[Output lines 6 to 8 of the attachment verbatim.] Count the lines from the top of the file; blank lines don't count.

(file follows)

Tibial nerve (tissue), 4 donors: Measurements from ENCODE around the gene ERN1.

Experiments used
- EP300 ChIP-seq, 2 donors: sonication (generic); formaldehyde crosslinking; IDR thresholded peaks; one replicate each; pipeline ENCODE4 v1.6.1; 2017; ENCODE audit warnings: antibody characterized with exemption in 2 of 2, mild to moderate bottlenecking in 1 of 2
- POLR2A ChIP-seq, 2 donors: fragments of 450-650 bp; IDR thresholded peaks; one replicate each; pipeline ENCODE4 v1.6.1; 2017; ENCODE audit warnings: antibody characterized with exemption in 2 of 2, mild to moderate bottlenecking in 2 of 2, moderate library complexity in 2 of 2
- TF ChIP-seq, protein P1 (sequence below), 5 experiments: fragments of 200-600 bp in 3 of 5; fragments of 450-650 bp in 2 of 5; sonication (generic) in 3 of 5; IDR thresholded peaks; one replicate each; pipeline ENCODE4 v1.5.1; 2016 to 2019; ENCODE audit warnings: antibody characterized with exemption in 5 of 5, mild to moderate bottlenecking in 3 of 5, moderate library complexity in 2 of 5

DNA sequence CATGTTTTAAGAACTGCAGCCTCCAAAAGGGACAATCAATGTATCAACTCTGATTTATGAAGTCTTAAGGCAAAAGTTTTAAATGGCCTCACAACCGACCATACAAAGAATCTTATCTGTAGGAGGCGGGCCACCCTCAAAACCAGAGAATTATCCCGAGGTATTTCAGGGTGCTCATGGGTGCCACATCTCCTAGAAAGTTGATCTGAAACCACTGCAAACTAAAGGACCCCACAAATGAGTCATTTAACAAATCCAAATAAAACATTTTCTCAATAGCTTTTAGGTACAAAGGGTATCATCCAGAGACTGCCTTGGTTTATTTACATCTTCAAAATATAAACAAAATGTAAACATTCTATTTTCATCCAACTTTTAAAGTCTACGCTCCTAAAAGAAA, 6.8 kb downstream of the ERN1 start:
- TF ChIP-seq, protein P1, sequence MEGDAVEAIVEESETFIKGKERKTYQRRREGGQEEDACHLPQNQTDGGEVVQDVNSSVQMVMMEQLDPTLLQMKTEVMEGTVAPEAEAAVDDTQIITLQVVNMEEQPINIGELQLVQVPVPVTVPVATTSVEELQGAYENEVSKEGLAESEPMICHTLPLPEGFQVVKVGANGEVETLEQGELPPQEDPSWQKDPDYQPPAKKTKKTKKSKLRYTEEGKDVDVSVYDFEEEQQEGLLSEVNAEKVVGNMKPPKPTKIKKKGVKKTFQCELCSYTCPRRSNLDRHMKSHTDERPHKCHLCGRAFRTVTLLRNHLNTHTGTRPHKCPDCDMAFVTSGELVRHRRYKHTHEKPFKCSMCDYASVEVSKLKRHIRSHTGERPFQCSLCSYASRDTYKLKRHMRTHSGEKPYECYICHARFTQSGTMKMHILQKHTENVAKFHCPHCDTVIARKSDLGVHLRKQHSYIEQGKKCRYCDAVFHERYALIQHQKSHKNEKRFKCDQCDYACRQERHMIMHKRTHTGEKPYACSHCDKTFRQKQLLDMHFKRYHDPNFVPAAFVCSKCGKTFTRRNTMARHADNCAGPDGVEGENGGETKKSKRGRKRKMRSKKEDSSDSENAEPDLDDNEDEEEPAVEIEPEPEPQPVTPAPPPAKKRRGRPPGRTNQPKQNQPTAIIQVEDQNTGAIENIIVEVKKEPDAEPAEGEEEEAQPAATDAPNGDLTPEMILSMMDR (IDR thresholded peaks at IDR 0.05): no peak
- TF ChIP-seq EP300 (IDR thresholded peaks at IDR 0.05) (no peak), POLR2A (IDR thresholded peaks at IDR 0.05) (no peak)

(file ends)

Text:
DNA sequence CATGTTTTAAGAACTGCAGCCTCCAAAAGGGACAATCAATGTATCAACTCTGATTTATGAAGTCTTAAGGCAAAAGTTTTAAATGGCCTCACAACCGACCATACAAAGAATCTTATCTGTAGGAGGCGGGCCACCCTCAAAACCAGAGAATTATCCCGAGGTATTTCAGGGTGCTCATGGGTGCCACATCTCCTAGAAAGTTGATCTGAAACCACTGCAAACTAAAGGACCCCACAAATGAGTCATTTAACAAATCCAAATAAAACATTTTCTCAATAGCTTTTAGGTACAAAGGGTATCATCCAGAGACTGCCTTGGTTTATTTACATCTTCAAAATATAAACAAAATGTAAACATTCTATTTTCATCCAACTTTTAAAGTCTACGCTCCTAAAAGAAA, 6.8 kb downstream of the ERN1 start:
- TF ChIP-seq, protein P1, sequence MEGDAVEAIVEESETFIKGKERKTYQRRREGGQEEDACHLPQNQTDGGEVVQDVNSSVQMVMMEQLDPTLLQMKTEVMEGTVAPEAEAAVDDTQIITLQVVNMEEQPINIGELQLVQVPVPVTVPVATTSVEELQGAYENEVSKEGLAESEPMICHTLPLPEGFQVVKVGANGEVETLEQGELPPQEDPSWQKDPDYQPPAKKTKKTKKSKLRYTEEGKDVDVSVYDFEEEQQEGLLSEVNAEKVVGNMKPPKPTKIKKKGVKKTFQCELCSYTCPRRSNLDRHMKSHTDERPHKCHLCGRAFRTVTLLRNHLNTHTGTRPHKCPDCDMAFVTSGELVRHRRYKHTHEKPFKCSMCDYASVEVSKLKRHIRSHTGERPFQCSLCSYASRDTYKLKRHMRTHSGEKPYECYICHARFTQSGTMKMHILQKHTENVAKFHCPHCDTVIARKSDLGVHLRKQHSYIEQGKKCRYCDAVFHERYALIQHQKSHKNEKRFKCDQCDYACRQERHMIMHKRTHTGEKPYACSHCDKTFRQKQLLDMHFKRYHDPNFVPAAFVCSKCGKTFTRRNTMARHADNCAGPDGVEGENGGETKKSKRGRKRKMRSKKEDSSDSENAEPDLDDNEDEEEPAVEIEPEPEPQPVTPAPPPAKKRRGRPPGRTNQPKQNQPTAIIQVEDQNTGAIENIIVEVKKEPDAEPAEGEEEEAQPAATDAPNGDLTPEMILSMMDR (IDR thresholded peaks at IDR 0.05): no peak
- TF ChIP-seq EP300 (IDR thresholded peaks at IDR 0.05) (no peak), POLR2A (IDR thresholded peaks at IDR 0.05) (no peak)